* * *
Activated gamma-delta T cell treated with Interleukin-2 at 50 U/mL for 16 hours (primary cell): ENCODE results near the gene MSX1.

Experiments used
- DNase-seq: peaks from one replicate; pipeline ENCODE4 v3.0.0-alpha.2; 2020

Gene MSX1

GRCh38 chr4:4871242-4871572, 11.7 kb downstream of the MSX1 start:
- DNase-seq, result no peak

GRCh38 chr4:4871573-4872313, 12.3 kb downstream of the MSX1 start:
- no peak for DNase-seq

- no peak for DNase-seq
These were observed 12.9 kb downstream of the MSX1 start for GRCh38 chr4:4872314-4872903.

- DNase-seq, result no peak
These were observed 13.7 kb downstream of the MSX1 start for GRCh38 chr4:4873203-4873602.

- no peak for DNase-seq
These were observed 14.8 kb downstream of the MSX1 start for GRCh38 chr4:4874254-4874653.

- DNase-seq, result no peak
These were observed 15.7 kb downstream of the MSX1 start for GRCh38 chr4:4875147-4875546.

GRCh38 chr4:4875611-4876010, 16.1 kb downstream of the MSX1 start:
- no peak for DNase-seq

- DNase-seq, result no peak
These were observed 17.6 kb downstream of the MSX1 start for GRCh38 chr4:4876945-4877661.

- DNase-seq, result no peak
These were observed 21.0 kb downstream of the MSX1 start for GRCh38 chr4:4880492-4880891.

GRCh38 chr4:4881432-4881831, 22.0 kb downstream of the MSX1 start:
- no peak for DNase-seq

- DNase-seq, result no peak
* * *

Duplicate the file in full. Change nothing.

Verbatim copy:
Activated gamma-delta T cell treated with Interleukin-2 at 50 U/mL for 16 hours (primary cell): ENCODE results near the gene MSX1.

Experiments used
- DNase-seq: peaks from one replicate; pipeline ENCODE4 v3.0.0-alpha.2; 2020

Gene MSX1

GRCh38 chr4:4871242-4871572, 11.7 kb downstream of the MSX1 start:
- DNase-seq, result no peak

GRCh38 chr4:4871573-4872313, 12.3 kb downstream of the MSX1 start:
- no peak for DNase-seq

- no peak for DNase-seq
These were observed 12.9 kb downstream of the MSX1 start for GRCh38 chr4:4872314-4872903.

- DNase-seq, result no peak
These were observed 13.7 kb downstream of the MSX1 start for GRCh38 chr4:4873203-4873602.

- no peak for DNase-seq
These were observed 14.8 kb downstream of the MSX1 start for GRCh38 chr4:4874254-4874653.

- DNase-seq, result no peak
These were observed 15.7 kb downstream of the MSX1 start for GRCh38 chr4:4875147-4875546.

GRCh38 chr4:4875611-4876010, 16.1 kb downstream of the MSX1 start:
- no peak for DNase-seq

- DNase-seq, result no peak
These were observed 17.6 kb downstream of the MSX1 start for GRCh38 chr4:4876945-4877661.

- DNase-seq, result no peak
These were observed 21.0 kb downstream of the MSX1 start for GRCh38 chr4:4880492-4880891.

GRCh38 chr4:4881432-4881831, 22.0 kb downstream of the MSX1 start:
- no peak for DNase-seq

- DNase-seq, result no peak